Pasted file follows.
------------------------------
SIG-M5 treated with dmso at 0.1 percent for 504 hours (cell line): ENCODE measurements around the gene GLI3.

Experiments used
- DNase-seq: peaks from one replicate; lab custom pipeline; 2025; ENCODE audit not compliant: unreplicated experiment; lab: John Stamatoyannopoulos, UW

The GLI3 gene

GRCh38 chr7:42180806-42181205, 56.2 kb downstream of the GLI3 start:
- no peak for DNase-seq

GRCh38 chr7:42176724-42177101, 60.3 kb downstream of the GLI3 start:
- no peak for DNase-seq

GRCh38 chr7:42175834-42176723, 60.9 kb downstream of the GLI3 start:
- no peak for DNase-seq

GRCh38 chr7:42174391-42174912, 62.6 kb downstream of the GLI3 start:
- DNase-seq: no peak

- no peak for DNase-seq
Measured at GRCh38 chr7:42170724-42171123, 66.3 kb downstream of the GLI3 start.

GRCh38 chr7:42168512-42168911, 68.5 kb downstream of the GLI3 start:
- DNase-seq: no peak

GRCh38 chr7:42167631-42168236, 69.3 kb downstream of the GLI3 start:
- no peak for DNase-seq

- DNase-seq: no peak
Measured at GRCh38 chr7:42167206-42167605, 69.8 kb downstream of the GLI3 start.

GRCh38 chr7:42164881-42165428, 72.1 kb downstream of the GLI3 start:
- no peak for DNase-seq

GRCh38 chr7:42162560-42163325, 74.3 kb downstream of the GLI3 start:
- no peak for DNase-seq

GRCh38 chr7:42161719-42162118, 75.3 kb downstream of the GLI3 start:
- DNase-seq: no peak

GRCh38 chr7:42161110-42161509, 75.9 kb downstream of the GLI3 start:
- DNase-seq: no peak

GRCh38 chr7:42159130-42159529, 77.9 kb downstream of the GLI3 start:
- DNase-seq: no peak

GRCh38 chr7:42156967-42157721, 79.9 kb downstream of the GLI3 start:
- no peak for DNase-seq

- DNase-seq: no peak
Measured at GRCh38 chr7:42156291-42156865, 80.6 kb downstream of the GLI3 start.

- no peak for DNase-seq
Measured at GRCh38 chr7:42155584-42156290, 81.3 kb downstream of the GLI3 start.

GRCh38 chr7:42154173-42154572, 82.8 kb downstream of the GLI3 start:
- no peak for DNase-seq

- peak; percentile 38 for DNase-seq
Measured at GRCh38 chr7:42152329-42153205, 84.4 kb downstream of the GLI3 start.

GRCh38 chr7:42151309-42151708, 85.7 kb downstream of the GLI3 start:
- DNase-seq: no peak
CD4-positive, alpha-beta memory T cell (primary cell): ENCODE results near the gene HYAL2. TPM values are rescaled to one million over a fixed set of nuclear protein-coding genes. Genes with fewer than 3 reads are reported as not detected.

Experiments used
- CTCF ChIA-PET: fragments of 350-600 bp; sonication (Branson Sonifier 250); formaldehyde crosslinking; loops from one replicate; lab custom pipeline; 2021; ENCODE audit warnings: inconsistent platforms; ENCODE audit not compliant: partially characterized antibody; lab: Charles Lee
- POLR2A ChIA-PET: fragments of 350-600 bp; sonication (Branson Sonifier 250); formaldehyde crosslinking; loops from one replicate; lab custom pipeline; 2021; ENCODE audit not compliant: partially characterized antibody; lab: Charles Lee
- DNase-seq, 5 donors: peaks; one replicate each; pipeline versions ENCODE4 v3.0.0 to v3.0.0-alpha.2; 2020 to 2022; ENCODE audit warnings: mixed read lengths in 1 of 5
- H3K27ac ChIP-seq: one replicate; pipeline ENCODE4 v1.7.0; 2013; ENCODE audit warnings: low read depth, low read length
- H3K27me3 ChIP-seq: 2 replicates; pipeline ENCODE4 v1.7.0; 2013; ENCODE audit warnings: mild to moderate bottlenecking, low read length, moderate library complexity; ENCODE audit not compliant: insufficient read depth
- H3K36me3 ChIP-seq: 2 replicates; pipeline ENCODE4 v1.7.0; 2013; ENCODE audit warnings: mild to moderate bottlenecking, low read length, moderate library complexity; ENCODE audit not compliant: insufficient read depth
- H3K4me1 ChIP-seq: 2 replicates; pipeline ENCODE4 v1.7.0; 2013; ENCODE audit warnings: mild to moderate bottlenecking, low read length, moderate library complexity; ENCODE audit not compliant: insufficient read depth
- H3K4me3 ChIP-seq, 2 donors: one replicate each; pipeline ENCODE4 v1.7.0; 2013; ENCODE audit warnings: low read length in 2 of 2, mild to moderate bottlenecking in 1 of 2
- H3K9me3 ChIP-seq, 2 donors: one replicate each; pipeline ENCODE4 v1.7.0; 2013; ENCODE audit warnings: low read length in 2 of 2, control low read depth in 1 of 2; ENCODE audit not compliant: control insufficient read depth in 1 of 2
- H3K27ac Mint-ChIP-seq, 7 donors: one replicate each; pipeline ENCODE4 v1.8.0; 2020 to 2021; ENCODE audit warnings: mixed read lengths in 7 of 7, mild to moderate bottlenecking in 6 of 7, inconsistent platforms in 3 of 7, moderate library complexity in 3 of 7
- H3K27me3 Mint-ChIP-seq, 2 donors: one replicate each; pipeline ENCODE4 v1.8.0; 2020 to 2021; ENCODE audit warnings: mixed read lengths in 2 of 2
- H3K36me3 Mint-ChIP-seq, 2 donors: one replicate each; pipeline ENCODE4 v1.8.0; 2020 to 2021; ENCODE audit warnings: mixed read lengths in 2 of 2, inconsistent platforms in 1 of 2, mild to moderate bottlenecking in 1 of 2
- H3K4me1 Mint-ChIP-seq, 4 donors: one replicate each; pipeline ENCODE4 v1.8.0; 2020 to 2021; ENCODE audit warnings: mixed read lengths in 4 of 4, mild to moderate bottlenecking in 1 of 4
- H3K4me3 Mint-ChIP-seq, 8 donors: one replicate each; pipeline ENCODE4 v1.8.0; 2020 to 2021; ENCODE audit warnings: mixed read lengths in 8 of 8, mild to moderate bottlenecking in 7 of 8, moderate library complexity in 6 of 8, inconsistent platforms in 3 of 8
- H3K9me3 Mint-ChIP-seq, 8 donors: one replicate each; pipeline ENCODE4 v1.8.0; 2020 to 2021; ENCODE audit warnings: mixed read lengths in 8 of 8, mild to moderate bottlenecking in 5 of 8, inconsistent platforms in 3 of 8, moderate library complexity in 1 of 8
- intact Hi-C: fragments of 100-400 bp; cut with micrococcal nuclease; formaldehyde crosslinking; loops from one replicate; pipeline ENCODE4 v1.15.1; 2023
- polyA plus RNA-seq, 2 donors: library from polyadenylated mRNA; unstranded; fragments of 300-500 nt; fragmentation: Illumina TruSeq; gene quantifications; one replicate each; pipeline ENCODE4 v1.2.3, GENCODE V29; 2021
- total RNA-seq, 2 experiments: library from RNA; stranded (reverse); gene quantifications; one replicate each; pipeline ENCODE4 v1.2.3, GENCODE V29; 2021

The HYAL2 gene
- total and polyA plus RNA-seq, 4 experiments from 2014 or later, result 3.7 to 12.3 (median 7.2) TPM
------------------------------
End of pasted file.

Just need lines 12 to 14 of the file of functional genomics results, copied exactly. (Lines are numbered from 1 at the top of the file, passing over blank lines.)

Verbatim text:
- DNase-seq: no peak

- no peak for DNase-seq
Measured at GRCh38 chr7:42170724-42171123, 66.3 kb downstream of the GLI3 start.